In early 2003, interest rates on riskless investments fell to 1 percent or less, torpedoing compounding programs below the waterline. Savvy investors still compounded their portfolios at 15 percent or even 20 percent in investments that were almost as riskless.
Now that you've decided to get on the right side of compound interest, it becomes obvious that the percent of return on your savings is a really big deal. There is a huge difference down the road in the results for money compounded at 2 percent as opposed to money compounded at 15 percent or 20 percent.
As this is written, too many people assume they can't get more interest than the pittance of less than 1 percent they can get currently at the bank or in a money market fund, but Safely Prosperous or even Really Rich people never surrender to this assumption because they know they don't have to. In fact, your prosperity depends on getting a decent compound return on your money. If you don't get at least 6 percent, your compounding program is aborted. There are always lots of alternatives for decent yields, sometimes as high as 20 percent with acceptable levels of risk. (“The times they are a-changing” so all of the following examples are for-instances, which may not be good choices by the time you read this, but they are a great place to start looking.)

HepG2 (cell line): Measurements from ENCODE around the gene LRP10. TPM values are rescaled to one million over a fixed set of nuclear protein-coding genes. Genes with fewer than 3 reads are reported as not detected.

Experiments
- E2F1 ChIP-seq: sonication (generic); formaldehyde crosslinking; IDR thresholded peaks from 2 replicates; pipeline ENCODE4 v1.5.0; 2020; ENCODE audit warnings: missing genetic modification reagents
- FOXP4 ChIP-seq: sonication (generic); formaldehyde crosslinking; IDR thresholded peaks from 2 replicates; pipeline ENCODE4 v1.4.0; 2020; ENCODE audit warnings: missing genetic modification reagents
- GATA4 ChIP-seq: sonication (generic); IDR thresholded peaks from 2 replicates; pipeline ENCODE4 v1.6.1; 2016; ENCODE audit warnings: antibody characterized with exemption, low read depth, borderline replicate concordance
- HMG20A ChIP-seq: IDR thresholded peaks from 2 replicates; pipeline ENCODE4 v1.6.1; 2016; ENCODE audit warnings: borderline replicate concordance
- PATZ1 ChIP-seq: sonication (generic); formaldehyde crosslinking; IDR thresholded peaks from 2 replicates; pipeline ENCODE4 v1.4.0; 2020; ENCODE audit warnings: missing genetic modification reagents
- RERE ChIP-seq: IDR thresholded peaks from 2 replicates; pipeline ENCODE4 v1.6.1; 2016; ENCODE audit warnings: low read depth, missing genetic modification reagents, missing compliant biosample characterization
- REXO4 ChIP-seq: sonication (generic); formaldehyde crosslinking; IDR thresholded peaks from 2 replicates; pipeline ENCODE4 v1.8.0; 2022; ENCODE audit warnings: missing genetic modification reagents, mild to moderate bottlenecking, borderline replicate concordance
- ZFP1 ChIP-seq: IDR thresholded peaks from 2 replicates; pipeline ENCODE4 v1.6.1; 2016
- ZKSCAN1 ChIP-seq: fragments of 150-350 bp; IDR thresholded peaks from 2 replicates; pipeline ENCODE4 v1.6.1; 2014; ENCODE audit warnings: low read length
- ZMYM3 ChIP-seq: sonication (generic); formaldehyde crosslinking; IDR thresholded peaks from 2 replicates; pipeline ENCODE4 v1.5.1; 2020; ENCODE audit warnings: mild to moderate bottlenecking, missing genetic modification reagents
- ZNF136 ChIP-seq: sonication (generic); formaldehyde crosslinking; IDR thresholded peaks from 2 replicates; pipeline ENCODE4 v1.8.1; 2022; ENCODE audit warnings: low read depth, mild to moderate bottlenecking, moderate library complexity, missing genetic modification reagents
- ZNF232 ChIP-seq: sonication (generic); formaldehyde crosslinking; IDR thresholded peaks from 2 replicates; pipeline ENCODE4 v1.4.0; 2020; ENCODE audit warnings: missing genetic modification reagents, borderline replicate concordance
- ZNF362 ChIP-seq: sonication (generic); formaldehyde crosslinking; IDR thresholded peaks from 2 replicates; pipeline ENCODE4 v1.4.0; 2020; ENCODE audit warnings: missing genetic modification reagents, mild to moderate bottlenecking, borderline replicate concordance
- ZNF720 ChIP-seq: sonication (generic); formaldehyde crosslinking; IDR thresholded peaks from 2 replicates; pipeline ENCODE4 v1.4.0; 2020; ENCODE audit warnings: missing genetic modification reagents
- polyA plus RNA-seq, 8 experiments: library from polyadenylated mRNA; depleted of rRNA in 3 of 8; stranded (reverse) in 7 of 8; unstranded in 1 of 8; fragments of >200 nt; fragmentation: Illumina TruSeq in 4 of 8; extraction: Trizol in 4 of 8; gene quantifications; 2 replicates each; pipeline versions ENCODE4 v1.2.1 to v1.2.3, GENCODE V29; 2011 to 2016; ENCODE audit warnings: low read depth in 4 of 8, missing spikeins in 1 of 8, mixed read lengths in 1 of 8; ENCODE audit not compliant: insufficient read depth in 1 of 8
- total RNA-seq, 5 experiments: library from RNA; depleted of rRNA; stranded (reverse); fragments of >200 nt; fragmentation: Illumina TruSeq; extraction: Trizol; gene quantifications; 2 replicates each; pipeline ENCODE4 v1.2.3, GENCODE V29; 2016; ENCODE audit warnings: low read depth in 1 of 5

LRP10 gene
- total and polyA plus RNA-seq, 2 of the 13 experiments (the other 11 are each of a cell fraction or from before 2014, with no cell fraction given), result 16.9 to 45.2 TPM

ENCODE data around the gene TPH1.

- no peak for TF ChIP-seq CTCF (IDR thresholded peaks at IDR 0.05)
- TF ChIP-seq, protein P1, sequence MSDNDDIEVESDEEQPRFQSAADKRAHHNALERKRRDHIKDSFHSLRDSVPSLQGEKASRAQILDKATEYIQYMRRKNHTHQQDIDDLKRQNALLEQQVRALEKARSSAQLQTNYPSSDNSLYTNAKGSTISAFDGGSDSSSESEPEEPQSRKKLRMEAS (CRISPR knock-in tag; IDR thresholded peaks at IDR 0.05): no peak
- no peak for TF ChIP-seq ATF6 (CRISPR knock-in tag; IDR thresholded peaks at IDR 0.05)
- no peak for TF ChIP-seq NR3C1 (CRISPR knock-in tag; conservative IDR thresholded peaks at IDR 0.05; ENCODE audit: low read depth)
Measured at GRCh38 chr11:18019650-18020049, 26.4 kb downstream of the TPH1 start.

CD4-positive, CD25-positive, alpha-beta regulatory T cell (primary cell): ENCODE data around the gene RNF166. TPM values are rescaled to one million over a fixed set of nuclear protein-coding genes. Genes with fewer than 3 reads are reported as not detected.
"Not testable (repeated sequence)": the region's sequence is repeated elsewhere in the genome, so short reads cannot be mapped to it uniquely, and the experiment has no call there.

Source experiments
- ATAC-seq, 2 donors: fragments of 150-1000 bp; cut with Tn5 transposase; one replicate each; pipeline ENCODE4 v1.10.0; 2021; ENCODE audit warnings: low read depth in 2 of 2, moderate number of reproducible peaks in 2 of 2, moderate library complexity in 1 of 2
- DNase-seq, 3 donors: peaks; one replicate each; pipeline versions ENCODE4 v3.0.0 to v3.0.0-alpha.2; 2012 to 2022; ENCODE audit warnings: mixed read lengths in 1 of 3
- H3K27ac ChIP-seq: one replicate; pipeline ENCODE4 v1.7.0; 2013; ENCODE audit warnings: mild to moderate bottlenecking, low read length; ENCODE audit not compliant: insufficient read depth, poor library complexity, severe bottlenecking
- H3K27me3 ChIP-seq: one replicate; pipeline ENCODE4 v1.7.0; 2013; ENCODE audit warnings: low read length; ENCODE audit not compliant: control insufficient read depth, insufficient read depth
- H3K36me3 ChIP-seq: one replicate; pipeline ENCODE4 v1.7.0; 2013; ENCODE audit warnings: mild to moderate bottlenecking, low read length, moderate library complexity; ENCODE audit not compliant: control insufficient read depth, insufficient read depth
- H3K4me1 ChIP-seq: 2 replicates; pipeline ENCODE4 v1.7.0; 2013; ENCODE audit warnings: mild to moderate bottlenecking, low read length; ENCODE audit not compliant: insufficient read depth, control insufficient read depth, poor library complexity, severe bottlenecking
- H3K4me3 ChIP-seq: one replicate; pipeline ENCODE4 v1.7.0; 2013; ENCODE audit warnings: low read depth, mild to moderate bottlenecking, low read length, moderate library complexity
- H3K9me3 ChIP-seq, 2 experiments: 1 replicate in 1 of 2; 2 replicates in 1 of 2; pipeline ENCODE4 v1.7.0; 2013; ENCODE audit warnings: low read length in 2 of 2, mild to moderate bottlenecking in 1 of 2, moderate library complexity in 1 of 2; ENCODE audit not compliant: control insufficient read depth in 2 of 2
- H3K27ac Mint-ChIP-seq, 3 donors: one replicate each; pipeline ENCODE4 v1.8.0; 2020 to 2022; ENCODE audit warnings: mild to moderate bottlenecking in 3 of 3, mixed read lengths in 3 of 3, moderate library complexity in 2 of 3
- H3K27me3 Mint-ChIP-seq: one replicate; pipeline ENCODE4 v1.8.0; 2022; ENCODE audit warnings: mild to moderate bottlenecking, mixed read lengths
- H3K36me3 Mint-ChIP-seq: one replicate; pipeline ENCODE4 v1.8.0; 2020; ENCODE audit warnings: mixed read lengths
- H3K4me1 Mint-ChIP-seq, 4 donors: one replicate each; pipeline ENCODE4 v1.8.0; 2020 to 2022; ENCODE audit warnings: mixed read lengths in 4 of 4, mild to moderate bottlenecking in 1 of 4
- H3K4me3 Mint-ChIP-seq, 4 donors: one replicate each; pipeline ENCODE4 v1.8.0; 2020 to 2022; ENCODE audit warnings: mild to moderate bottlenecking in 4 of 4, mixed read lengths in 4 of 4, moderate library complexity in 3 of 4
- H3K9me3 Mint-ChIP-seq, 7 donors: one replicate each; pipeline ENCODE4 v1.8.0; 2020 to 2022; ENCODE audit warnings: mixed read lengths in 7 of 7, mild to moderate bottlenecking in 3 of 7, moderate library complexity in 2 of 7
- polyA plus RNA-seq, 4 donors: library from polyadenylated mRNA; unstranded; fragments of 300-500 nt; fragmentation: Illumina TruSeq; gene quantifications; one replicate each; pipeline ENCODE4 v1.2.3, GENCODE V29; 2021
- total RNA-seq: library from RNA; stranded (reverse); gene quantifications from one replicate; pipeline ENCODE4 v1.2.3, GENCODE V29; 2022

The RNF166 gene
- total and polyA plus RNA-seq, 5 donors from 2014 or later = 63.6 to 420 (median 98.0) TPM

You can start with 10-year Treasury notes, which in late 2003 are yielding 4.25 percent. Long-term T-bonds ...